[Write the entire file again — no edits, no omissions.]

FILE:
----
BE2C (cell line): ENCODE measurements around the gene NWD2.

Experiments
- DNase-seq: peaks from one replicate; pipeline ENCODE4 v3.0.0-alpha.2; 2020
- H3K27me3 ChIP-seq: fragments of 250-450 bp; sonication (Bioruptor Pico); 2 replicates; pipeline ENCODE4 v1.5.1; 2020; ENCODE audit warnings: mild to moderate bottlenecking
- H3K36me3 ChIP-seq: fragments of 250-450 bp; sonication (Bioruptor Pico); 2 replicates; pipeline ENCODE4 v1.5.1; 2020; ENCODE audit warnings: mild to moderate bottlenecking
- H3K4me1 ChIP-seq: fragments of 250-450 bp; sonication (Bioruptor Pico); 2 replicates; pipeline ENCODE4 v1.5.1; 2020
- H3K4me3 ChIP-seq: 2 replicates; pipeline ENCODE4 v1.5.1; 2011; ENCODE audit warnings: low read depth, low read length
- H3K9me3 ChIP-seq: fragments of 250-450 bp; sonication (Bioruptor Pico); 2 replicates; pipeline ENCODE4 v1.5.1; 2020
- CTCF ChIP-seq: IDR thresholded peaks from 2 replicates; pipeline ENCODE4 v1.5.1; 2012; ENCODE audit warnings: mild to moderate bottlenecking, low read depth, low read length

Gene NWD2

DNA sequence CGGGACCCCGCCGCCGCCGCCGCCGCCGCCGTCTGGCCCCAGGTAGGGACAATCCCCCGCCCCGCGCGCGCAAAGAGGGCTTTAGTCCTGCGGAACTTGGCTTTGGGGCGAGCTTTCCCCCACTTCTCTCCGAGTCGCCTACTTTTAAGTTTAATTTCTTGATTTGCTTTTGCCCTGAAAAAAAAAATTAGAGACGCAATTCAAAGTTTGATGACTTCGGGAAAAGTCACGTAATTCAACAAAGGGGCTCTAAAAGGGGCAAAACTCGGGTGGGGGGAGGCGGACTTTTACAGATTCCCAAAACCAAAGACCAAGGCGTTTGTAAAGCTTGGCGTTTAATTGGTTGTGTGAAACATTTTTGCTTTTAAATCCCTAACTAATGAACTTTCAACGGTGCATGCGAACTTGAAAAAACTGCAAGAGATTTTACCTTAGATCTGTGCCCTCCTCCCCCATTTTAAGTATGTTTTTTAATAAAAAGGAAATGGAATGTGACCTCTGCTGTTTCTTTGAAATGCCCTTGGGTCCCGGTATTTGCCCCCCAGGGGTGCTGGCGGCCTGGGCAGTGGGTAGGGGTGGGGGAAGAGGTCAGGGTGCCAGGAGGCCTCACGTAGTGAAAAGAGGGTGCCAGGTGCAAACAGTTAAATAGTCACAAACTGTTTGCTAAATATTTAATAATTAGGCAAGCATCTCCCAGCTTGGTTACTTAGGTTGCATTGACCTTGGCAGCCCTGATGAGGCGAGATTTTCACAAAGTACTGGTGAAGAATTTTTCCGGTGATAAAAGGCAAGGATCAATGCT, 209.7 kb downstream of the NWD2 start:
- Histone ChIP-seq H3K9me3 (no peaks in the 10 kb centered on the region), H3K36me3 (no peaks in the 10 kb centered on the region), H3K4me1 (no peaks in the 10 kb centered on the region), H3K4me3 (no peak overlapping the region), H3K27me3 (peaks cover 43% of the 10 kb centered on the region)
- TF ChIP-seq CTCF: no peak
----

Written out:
BE2C (cell line): ENCODE measurements around the gene NWD2.

Experiments
- DNase-seq: peaks from one replicate; pipeline ENCODE4 v3.0.0-alpha.2; 2020
- H3K27me3 ChIP-seq: fragments of 250-450 bp; sonication (Bioruptor Pico); 2 replicates; pipeline ENCODE4 v1.5.1; 2020; ENCODE audit warnings: mild to moderate bottlenecking
- H3K36me3 ChIP-seq: fragments of 250-450 bp; sonication (Bioruptor Pico); 2 replicates; pipeline ENCODE4 v1.5.1; 2020; ENCODE audit warnings: mild to moderate bottlenecking
- H3K4me1 ChIP-seq: fragments of 250-450 bp; sonication (Bioruptor Pico); 2 replicates; pipeline ENCODE4 v1.5.1; 2020
- H3K4me3 ChIP-seq: 2 replicates; pipeline ENCODE4 v1.5.1; 2011; ENCODE audit warnings: low read depth, low read length
- H3K9me3 ChIP-seq: fragments of 250-450 bp; sonication (Bioruptor Pico); 2 replicates; pipeline ENCODE4 v1.5.1; 2020
- CTCF ChIP-seq: IDR thresholded peaks from 2 replicates; pipeline ENCODE4 v1.5.1; 2012; ENCODE audit warnings: mild to moderate bottlenecking, low read depth, low read length

Gene NWD2

DNA sequence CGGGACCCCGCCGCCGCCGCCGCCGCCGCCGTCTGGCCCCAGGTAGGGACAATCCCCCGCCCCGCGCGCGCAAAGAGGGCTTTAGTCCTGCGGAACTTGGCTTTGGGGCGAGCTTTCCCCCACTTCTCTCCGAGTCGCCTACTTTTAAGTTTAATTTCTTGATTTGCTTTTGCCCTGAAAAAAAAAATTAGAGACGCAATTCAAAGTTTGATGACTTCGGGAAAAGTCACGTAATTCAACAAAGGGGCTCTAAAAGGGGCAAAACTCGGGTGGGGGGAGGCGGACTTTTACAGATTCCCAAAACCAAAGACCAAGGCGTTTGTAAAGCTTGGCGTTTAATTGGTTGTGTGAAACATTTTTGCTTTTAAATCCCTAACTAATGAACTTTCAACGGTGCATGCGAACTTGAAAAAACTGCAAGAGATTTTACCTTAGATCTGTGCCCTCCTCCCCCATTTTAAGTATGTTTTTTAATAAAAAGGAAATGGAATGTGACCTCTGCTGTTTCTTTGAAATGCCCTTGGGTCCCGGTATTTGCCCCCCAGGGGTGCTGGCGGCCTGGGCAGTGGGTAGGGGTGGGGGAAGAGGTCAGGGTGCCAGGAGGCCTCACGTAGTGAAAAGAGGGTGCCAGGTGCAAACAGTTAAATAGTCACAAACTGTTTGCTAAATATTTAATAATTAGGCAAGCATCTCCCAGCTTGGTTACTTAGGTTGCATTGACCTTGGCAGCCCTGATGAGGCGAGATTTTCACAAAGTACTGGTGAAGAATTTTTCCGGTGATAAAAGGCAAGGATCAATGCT, 209.7 kb downstream of the NWD2 start:
- Histone ChIP-seq H3K9me3 (no peaks in the 10 kb centered on the region), H3K36me3 (no peaks in the 10 kb centered on the region), H3K4me1 (no peaks in the 10 kb centered on the region), H3K4me3 (no peak overlapping the region), H3K27me3 (peaks cover 43% of the 10 kb centered on the region)
- TF ChIP-seq CTCF: no peak